In this article, Nilson Kufus, CEO and founder of Nomoko, explores the uses and benefits of digital twins in minimising the construction industry’s environmental impact
The construction industry is a major contributor to global CO2 emissions, with estimates indicating that it accounts for nearly 40% of all emissions worldwide.
In light of this, it is increasingly important for the industry to find ways to minimise its environmental impact. One emerging solution is the use of digital twins, which are virtual replicas of physical buildings or infrastructure that can be used to model and predict their impact and performance.
By leveraging the power of this technology, construction companies can reduce their environmental impact by avoiding rework, comparing as-built to as-designed plans, capturing progress, and easily sharing the data with all stakeholders in a visual manner.
What are digital twins?
Digital twins are virtual copies of real-world objects that are created by combining data from various sources such as high-definition drone images, environmental 3D models, building information models (BIMs), sensors, and other digital tools.
Once a digital twin is created, it can be used to simulate and monitor a building’s performance under different scenarios.
For example, a digital twin can be used to simulate the impact of constructing a building in the area, as well as predict the effects of different occupancies on the surrounding area.
Depending on the data integrated with the digital twin, this could include monitoring and predicting how a new building might impact surface runoff or how extending a neighbourhood might affect traffic in that area.
Predicting the impact on the environment while also predicting the impact of the environment means architects and construction companies can assess which building materials, structures, and designs make the most sense for the area.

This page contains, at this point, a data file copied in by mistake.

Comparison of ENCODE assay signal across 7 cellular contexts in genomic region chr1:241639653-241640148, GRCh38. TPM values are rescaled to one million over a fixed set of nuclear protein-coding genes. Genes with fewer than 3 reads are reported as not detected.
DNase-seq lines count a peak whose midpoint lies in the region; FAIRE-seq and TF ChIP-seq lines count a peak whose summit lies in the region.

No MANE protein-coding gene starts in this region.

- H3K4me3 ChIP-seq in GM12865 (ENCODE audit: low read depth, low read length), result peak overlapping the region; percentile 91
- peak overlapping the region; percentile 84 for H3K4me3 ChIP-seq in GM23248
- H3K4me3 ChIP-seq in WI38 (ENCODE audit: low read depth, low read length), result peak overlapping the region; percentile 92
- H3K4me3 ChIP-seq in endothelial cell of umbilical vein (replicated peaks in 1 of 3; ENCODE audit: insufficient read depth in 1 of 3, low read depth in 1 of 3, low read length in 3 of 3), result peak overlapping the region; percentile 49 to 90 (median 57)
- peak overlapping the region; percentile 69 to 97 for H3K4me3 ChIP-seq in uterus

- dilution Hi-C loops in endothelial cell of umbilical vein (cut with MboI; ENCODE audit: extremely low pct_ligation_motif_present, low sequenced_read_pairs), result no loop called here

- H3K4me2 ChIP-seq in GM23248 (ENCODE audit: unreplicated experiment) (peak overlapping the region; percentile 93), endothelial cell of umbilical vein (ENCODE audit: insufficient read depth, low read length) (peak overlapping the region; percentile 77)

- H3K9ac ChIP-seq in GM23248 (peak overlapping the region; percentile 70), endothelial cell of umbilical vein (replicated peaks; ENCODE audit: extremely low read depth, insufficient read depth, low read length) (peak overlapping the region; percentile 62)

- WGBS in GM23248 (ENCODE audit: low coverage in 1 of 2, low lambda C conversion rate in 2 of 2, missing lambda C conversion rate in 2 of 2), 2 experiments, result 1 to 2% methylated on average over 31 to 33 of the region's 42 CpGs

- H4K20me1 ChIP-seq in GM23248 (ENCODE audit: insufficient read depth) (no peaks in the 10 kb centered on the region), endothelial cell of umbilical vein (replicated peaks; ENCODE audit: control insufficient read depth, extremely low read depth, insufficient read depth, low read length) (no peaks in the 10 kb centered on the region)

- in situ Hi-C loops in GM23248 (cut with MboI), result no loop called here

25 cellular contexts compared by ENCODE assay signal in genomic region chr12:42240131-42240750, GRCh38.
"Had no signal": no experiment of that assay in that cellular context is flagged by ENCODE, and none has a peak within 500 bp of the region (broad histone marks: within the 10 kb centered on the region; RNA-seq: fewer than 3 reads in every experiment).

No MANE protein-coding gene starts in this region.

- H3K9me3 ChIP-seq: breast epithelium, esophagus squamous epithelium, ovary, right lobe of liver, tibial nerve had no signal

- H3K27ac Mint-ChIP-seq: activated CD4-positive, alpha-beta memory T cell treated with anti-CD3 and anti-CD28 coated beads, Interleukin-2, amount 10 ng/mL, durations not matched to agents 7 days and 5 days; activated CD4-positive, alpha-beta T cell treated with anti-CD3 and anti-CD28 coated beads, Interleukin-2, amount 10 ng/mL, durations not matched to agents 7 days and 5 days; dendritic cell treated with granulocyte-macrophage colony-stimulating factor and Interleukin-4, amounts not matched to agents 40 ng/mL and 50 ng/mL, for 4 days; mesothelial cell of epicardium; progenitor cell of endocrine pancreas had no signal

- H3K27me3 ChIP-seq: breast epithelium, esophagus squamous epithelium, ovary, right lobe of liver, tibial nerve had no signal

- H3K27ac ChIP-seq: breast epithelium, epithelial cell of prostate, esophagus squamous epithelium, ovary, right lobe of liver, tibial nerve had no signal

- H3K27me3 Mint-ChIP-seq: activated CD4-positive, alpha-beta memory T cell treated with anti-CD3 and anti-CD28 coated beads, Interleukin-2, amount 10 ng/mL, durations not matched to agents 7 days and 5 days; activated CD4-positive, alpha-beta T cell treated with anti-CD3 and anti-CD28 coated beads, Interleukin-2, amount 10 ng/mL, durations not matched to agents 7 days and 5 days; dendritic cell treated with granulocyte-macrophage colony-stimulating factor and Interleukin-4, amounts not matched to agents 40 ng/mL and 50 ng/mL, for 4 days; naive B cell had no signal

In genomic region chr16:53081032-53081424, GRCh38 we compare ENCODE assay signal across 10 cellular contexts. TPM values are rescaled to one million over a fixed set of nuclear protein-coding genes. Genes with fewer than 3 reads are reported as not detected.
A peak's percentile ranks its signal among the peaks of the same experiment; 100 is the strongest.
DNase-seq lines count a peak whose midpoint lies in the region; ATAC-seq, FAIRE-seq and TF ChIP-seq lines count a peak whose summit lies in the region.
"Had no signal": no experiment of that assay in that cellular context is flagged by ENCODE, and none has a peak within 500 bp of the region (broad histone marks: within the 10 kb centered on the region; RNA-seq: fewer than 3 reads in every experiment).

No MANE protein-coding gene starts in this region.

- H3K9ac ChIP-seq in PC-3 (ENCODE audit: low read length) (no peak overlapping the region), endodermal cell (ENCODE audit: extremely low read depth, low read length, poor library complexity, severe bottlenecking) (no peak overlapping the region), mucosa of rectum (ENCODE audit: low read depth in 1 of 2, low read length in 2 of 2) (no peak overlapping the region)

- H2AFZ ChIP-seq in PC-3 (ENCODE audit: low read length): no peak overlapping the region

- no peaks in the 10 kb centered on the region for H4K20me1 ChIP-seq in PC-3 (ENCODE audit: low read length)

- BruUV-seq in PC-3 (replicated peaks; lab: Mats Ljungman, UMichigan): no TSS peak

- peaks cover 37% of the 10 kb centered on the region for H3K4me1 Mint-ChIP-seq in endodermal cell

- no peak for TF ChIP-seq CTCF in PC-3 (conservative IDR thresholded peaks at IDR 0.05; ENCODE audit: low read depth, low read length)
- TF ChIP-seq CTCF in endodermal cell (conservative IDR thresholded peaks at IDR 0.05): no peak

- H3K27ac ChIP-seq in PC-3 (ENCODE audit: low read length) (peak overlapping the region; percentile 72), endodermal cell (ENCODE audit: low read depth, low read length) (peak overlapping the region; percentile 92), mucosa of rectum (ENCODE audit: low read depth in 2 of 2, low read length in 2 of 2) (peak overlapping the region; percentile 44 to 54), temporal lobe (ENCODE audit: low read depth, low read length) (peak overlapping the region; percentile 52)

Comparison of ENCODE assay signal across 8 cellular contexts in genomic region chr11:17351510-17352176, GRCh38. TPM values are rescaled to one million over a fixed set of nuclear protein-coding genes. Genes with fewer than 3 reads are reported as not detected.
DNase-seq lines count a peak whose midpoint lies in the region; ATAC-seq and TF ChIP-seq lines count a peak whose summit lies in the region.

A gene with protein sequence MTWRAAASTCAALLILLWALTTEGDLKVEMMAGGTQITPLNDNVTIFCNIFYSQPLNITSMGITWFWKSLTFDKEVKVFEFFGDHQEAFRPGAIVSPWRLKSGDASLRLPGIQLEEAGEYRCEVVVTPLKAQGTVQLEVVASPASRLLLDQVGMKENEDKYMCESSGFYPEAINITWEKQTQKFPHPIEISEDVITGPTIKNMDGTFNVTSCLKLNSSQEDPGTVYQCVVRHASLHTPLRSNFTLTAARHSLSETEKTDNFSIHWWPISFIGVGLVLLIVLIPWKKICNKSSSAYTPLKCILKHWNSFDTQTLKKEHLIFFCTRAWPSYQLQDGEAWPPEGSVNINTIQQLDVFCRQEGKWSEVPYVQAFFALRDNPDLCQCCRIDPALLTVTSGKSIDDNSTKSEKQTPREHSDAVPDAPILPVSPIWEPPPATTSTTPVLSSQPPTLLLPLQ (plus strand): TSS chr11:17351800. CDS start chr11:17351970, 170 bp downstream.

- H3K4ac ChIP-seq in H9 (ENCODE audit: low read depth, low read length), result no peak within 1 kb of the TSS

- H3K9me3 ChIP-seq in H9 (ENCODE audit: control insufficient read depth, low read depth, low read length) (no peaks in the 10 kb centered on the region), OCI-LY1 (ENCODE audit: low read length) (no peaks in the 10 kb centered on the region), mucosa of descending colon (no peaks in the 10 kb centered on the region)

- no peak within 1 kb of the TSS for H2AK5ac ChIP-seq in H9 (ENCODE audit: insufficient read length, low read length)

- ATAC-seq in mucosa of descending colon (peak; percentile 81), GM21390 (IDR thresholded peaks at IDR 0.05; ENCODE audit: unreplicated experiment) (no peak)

How 3D digital twins can prevent design errors and problems
One of the key benefits of using 3D digital twins in a construction project is that they allow designers, engineers, and other stakeholders to identify potential design errors and problems early in the design process – before construction begins.
Evaluating how a new building will fit in its environmental context ensures that the project does not conflict with other uses of the space, neighbouring parcels, protected natural zones, etc., minimizing the need for expensive retrofitting or repairs.
Any miscalculation can lead to costly construction rework: more than 5% of total project costs can be attributed to rework, with to up to 70% of them due to engineering and design errors.
Minimising the environmental impact of construction
3D digital twins can also minimise the environmental impact of construction by identifying optimal areas where buildings could be placed or by indicating the right building shape that would maximize solar exposure, reducing the need for artificial lighting and heating.
Additionally, 3D digital twins from drones can be used to monitor and optimize the construction process itself. Up-to-date data and images of the construction site allow construction companies to adjust in real-time.
In this way, 3D models can, for example, be used to monitor the progress of construction and identify areas where materials could be reused or recycled, thus reducing waste and minimizing the need for new materials.
Digital twins can help to reduce energy consumption and prolong the lifespan of equipment
Beyond this, digital twins can also be used to optimise the maintenance and operation of buildings by reducing energy consumption and prolonging the lifespan of equipment and systems thanks to better planning.
By monitoring how buildings are affected by, say, environmental factors, digital twins make it possible to do predictive rather than reactive maintenance.
This, in turn, allows for just-in-time replacement of system parts, so that parts are used as long as possible yet without risking costly failures. Overall, the use of 3D digital twins in construction can help to prevent design errors before construction has started.
A few challenges are still to be overcome, such as the need for interoperability and standardisation across different digital tools and systems, as building a comprehensive digital twin requires integrating data from various sources.
Regardless the simulations that digital twins enable are a remarkable tool for identifying where the environmental impact could be reduced, leading to a more efficient and sustainable construction and reducing the impact on our planet.
Nilson Kufus, CEO and founder